The Musts in Jaipur, India. Part 1.
Posted on January 25 2018
The most memorable experiences of a city, are frequently not those you read about in the travel books or hear about from your Western companions in your hotel but the strange and wonderful things that you fall upon whilst delving into the streets beyond the main path. Allow yourself to truly experience the myriad of sensory delights by sampling the local foods, engaging in the ways the locals earn a living, staying in their homes in homestays and involving yourself in their family lives. In Jaipur, like many other parts of the world, it's the artisan districts, the street foods and the early morning flower markets that will really throw you into the insights of Indian life.
As you will have undoubtedly heard or read many a time, Jaipur is an absolute sensory over load. Bustling streets filled with horn-blowing tuk-tuks, warm smells (sometimes nice, sometimes less so) and finally an abundance of colour everywhere you look. With all this going on, it is sometimes near impossible to notice the architecture on every street - but try - strain your eyes through the crowds when you can. It is more than worth it.
When you first touch down in India, the hustle and bustle can certainly take a little adjusting to. An area of peace and tranquility can be hard to come by, and if this is what you are looking for, then I could not recommend highly enough a leisurely breakfast at Caffe Palladio.
With a soft saffron interior and murals adorned with strutting birds, orange blossoms and tropical palms, you are swept into an etherial dream world. The menu is inspired by Sicily - with a fusion of Arab and Italian cultures resulting in delectable tagines, pastas and mezzes. However, I must admit that it was the pain au chocolat at breakfast that really got me. Trust me, and go and try one, you will not regret it.
A trip to Jaipur is not complete without a trip to Amber Fort. But do pick your day and time carefully, as a popular tourist attraction, it can get very full, particularly on festival days.
There is, of course, a lot that one could write about the Amber Fort, however, I am no fact-filled tour guide, so instead I would like to mention one of my favourite places in the fort - the Sheesh Mahal. This is a hall, with a roof scattered with small mosaicked mirrors that makes you feel like you are stepping inside a disco ball. It is said that the hall is designed in such a way that if only one single ray of light were to enter, this light would be reflected in the mirrors and the entire hall would be filled with natural light. Well worth a visit wouldn't you say!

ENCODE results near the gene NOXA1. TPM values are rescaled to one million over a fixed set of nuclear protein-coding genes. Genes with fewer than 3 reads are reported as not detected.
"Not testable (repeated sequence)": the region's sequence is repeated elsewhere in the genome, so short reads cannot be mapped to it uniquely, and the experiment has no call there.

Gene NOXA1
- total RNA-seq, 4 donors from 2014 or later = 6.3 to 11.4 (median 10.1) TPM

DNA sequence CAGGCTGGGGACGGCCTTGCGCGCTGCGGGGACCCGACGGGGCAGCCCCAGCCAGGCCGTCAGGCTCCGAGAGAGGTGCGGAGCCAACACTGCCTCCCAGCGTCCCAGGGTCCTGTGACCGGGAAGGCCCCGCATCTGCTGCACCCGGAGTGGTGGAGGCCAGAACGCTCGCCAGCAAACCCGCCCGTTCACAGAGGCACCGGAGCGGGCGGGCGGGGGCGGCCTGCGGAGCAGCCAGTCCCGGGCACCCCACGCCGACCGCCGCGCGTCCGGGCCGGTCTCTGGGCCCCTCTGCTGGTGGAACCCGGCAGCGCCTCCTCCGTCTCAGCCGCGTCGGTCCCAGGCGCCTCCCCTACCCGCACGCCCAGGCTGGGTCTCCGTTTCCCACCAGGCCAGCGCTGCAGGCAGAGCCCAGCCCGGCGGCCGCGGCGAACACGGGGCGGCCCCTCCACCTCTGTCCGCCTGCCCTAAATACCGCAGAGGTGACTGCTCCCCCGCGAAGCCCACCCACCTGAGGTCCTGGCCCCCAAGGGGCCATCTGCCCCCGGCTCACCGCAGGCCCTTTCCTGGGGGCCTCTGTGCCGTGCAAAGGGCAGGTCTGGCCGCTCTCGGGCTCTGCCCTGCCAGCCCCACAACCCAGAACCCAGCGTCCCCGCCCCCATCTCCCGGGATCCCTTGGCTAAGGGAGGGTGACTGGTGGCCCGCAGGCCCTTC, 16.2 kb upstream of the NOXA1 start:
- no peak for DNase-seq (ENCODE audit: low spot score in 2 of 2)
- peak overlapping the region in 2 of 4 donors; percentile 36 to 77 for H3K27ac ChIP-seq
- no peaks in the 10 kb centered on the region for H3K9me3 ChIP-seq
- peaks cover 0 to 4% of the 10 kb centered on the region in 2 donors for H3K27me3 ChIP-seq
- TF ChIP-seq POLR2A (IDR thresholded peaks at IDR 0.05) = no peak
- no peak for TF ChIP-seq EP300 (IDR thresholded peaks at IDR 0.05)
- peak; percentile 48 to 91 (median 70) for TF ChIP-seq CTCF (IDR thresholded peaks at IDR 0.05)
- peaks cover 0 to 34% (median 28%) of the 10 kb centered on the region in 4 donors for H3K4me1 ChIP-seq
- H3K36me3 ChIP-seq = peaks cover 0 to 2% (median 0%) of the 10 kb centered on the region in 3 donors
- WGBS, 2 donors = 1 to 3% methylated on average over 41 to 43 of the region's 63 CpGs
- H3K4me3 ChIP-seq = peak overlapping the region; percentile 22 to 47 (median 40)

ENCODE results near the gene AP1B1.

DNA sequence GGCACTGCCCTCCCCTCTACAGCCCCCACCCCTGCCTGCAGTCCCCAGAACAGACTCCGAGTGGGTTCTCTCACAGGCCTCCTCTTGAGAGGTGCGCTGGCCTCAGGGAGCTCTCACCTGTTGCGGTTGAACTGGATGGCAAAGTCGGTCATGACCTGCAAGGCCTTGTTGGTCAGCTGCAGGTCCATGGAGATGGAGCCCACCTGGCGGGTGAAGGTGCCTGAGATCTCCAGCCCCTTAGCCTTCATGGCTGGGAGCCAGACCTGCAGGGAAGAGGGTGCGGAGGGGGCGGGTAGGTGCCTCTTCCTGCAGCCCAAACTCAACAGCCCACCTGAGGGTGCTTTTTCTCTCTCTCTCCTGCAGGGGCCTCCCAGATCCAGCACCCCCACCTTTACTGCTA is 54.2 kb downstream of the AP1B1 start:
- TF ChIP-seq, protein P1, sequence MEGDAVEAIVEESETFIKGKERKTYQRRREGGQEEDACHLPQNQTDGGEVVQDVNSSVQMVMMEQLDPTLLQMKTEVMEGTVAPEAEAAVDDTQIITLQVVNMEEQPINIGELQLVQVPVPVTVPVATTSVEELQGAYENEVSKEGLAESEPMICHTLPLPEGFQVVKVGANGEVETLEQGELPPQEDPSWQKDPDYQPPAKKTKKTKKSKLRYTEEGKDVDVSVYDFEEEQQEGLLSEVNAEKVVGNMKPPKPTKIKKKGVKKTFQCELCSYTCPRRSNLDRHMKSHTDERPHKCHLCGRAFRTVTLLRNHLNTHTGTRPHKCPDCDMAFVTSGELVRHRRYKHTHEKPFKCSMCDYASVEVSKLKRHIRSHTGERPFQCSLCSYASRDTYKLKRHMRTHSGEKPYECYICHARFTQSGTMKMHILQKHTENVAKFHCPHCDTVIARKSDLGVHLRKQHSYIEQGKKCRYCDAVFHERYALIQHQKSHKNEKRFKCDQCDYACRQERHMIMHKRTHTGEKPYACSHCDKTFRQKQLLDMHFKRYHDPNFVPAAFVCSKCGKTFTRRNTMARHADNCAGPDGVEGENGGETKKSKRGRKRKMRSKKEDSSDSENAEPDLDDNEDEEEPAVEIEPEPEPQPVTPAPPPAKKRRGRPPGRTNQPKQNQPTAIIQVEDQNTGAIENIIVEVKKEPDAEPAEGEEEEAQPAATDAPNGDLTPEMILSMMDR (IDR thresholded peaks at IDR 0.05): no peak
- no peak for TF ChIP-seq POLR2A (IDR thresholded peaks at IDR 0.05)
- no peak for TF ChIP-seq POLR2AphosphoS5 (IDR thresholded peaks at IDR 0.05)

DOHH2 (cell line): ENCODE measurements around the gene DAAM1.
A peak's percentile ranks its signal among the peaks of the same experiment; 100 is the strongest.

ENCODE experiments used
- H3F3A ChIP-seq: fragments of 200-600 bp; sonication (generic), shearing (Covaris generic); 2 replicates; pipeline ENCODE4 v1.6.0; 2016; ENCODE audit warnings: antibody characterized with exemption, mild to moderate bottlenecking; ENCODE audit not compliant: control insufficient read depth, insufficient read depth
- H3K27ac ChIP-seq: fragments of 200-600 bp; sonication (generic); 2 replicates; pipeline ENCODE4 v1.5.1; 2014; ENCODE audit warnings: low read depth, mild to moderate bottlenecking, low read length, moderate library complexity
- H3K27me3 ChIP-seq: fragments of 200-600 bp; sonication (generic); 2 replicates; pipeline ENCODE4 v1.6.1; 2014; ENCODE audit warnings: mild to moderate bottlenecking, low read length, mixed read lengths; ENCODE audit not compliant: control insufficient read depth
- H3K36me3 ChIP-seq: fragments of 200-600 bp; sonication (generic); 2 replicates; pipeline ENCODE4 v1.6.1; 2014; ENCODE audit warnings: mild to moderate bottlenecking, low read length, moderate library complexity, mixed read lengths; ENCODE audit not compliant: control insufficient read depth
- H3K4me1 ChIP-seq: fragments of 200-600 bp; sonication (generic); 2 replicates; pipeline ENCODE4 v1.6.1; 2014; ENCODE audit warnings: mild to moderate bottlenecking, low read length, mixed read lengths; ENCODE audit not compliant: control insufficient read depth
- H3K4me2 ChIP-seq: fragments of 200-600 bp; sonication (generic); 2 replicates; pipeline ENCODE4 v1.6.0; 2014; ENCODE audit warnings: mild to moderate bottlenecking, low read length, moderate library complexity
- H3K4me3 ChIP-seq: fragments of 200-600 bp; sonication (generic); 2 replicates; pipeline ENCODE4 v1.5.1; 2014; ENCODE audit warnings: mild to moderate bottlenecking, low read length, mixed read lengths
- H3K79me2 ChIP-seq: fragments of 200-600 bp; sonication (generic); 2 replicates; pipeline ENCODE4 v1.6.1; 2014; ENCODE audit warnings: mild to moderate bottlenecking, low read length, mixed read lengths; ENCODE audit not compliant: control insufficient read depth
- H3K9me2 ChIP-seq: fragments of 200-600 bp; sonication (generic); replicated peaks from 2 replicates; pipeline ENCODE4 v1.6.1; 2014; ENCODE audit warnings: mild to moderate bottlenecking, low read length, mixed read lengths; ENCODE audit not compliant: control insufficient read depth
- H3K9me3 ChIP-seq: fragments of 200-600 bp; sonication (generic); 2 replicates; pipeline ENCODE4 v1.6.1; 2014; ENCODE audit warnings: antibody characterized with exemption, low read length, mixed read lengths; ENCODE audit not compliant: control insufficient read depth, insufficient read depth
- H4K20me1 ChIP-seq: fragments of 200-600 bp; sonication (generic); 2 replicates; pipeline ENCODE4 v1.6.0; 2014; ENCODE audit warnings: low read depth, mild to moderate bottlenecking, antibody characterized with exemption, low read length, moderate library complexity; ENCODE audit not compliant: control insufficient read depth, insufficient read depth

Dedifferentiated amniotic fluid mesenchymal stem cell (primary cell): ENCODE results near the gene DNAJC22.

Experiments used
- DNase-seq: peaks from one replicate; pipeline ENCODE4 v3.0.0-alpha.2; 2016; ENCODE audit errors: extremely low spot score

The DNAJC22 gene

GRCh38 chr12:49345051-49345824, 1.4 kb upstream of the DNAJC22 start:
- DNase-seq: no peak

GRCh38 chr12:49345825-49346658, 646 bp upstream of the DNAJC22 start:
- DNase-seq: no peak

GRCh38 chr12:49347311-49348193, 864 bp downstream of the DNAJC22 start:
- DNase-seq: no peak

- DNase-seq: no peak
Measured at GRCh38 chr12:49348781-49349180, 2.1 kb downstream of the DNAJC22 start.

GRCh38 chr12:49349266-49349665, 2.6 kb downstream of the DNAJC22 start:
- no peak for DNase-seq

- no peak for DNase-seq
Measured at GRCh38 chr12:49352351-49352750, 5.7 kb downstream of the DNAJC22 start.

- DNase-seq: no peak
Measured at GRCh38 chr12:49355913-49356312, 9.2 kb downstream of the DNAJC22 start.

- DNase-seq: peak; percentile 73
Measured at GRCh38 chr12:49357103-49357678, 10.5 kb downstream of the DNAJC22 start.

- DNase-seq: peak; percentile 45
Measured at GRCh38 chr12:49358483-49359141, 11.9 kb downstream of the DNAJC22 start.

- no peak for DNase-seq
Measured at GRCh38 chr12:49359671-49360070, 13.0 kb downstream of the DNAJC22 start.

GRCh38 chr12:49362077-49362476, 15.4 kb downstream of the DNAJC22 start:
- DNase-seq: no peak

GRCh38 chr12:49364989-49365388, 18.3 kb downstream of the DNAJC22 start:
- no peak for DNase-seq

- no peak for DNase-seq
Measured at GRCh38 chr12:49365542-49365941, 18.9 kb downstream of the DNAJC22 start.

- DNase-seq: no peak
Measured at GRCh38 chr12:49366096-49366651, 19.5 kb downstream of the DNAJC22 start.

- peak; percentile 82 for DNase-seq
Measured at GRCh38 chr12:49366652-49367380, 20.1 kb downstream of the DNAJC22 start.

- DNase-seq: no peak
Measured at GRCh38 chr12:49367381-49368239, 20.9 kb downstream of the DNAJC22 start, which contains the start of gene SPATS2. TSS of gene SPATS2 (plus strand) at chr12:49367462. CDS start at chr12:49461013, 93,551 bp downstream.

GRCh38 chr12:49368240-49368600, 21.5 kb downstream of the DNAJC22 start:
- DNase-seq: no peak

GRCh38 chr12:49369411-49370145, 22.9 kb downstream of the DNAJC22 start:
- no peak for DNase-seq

At this point, we would like to strongly recommend that you do not take an elephant trip here. These are not happy elephants but it is the tourists that keep this trade alive. If it is an elephant trip that you are after, then my gosh we have the answer. And it comes with a glass of G&T too.
About 45 minutes outside of the city centre is a private camp called "Dera Amer". Despite having only just left the city, you feel as if you have been transported to a remote resort, miles from anywhere. Here you will find happy elephants, rescued and taken great care of by their 'mahouts' - a job I found myself rather keen on! You can start your experience by washing the elephants (and quite frequently them 'washing' you back) and attempting to paint them in the traditional fashion. This I thought, being an artistic trio, we would be rather good at. It would appear not (see below our attempt, and that of a rather more radiant version). You then start the ride, where you realise that sipping a G&T on the back of an elephant really is not that easy...
One evening, we decided to go and get our palms read (a story for another time!), and found ourselves meandering, a little lost, down narrow streets in the Old City. The air was thick with what seemed like perfectly white dust, and the streets filled with high pitched noises. We were in Khazane Walon ka Rasta, the stone and marble quarter. Open studio after open studio was filled with talented artisans chiseling and buffing their sculptures, each enthusiastically beckoning us in to admire their masterpieces. We liked the idea of all the creative artisans gathering together in the same areas to continue their craft - this was seen not only here with the marble work but also with the wood carvers (for block printing fabric), on the outskirts of Jaipur and the furniture painters in Sankheda in Western India to name but a few. Being a designer myself, I absolutely love the days spent in studios surrounded by like mind people, expressing their talents. It only inspires and encourages you further.
Jaipur excites, thrills, inspires and tires ..... but it is a MUST.....
Photo credit - Stone/Marble